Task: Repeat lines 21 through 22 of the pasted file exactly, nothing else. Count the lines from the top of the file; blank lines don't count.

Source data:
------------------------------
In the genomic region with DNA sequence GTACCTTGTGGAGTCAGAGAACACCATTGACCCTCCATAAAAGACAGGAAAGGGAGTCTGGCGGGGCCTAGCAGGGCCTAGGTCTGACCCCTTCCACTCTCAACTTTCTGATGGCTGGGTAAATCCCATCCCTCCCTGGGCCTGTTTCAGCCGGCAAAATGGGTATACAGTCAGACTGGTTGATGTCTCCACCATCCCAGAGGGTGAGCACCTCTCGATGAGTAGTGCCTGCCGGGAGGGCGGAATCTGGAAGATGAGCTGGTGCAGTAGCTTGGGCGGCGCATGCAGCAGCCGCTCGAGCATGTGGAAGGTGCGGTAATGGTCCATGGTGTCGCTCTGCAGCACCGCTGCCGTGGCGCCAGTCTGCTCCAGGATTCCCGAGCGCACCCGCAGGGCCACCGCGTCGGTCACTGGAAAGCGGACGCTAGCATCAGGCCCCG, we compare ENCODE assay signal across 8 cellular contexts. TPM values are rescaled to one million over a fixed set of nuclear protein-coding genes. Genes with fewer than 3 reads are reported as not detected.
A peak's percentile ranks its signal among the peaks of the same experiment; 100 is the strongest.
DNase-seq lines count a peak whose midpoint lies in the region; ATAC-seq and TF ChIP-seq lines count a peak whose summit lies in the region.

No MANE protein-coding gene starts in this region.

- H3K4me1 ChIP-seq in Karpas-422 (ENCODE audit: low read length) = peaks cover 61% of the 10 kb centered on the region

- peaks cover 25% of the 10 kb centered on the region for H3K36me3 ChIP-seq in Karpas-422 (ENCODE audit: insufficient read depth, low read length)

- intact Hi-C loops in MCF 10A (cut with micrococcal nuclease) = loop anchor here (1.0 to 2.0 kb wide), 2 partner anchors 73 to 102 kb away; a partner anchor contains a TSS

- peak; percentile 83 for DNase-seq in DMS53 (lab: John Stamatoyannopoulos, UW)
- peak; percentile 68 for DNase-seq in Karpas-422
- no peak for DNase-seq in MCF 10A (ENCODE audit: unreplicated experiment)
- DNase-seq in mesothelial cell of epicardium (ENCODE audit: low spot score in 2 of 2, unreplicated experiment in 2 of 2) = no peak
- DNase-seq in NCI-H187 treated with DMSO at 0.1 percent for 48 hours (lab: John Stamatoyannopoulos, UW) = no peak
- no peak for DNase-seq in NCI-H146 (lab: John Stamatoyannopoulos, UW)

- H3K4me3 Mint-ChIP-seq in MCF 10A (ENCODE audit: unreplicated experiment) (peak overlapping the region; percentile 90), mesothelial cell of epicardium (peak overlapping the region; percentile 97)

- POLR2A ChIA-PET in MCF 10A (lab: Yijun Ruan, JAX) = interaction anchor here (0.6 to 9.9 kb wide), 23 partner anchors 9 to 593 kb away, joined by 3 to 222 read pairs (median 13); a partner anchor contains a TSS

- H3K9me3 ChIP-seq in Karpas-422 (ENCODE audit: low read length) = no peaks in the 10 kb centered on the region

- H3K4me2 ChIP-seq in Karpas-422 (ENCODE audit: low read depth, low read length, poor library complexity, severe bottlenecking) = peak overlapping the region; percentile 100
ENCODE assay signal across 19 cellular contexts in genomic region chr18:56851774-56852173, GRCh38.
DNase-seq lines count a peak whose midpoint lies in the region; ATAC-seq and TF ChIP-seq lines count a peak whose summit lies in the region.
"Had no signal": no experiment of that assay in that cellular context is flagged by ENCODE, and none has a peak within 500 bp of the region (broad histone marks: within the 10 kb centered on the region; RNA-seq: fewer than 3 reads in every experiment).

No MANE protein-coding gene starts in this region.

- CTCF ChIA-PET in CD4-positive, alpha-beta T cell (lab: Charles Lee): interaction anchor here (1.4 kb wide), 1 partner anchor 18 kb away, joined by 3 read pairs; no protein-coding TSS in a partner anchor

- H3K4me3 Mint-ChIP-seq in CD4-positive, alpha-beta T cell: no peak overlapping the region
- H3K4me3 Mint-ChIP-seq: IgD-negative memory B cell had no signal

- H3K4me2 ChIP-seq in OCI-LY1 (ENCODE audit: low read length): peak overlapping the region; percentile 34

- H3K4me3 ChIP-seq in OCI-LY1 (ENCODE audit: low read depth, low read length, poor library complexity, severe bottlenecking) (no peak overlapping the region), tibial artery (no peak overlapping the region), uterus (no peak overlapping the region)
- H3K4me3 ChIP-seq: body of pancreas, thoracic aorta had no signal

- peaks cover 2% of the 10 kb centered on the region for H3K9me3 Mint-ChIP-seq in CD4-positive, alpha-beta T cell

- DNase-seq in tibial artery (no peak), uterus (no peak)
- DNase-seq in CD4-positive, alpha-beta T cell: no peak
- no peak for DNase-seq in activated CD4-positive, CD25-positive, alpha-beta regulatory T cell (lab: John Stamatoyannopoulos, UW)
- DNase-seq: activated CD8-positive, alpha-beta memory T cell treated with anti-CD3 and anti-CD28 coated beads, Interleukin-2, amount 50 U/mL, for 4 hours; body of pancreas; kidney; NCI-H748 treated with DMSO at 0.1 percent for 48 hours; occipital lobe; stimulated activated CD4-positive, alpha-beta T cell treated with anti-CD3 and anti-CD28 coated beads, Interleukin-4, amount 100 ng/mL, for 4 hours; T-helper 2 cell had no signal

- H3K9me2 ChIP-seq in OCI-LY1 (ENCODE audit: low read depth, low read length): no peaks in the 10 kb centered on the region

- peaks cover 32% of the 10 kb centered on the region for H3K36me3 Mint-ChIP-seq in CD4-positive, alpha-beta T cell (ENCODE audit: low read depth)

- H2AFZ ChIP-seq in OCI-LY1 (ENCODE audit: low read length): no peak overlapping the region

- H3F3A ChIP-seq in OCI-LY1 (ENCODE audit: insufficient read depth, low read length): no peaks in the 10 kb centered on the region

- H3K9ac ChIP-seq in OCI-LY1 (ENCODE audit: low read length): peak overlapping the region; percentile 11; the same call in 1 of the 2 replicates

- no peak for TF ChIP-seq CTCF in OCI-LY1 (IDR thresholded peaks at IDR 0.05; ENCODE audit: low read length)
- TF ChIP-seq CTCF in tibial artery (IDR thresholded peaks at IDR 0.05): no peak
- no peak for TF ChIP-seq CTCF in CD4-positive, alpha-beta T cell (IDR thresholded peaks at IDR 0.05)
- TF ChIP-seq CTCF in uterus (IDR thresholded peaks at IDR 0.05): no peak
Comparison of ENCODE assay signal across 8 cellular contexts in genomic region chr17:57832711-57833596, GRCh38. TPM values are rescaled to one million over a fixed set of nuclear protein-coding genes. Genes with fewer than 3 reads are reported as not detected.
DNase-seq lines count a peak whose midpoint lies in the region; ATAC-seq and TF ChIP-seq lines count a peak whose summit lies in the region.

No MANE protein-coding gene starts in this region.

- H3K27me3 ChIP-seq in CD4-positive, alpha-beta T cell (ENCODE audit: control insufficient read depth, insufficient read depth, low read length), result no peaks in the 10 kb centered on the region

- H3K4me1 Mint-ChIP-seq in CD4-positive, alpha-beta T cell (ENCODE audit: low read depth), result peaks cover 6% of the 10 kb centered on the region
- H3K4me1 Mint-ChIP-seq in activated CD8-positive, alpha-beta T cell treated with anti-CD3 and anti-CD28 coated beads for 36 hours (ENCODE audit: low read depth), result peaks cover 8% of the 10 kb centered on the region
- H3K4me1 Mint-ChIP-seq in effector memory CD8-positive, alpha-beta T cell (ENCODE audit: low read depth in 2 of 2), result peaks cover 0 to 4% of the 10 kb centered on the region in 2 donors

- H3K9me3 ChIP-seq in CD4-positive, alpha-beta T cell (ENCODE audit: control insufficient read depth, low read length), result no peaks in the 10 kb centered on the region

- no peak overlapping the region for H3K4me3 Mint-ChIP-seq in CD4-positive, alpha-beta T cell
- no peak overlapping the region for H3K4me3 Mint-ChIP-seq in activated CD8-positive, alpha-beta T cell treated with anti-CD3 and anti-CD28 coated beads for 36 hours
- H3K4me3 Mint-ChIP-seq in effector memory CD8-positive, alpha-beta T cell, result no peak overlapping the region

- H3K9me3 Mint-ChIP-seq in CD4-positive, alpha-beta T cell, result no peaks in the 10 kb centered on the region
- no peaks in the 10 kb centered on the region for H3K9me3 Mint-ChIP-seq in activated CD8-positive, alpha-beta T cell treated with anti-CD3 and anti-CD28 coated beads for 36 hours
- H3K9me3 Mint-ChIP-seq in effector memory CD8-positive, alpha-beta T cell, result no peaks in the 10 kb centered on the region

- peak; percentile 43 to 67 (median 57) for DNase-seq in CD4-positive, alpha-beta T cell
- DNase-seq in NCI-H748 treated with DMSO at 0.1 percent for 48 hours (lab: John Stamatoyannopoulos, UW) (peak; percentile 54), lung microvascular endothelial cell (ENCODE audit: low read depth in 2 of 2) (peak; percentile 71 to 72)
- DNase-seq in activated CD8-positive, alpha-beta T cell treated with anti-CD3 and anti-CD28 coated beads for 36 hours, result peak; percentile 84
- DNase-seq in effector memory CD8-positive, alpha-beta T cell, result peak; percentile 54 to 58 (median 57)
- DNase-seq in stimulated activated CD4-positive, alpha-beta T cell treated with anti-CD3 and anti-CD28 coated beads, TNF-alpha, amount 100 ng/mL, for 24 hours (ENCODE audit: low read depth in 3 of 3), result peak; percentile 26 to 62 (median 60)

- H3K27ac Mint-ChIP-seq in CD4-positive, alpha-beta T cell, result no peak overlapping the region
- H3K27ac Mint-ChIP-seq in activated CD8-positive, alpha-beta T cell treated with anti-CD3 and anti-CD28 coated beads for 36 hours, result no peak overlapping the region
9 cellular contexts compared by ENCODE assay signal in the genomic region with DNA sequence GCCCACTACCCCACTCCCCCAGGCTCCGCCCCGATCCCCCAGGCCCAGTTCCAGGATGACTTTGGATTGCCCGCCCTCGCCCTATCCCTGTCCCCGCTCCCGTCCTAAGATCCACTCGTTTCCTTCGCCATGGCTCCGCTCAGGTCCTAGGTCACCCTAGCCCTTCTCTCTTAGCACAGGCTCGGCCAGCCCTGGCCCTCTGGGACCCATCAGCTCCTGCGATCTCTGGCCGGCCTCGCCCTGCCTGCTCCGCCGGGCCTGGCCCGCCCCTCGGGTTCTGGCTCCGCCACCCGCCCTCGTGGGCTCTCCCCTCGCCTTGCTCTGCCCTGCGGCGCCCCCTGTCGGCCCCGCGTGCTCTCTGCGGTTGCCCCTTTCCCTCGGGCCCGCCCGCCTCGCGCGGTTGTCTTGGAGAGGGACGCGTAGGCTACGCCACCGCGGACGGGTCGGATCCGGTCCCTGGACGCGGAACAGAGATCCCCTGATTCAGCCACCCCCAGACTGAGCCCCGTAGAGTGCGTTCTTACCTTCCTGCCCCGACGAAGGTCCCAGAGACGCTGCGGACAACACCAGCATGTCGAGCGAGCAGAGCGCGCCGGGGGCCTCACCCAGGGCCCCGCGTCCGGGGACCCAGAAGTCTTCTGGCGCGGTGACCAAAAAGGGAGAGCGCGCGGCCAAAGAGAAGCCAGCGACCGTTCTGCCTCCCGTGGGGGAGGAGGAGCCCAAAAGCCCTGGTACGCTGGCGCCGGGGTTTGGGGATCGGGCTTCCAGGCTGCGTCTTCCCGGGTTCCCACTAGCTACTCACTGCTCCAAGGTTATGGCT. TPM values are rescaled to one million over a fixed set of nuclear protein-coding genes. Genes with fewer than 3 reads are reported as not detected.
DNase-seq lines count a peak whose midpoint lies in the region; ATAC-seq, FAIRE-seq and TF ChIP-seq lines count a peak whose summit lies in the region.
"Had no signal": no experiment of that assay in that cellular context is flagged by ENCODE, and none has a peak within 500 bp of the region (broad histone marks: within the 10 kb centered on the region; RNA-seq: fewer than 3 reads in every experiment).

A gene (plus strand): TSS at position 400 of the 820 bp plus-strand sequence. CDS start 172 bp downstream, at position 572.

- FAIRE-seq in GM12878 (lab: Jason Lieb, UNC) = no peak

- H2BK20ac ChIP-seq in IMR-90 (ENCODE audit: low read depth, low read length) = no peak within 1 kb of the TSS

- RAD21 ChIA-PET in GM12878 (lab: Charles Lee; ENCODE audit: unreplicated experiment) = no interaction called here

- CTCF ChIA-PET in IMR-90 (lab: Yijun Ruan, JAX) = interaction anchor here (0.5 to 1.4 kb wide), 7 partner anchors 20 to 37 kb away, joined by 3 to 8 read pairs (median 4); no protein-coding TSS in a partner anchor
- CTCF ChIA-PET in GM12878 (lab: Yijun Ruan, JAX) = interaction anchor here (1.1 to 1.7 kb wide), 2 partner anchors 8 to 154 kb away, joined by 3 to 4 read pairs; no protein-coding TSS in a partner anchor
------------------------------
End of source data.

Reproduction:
No MANE protein-coding gene starts in this region.

- CTCF ChIA-PET in CD4-positive, alpha-beta T cell (lab: Charles Lee): interaction anchor here (1.4 kb wide), 1 partner anchor 18 kb away, joined by 3 read pairs; no protein-coding TSS in a partner anchor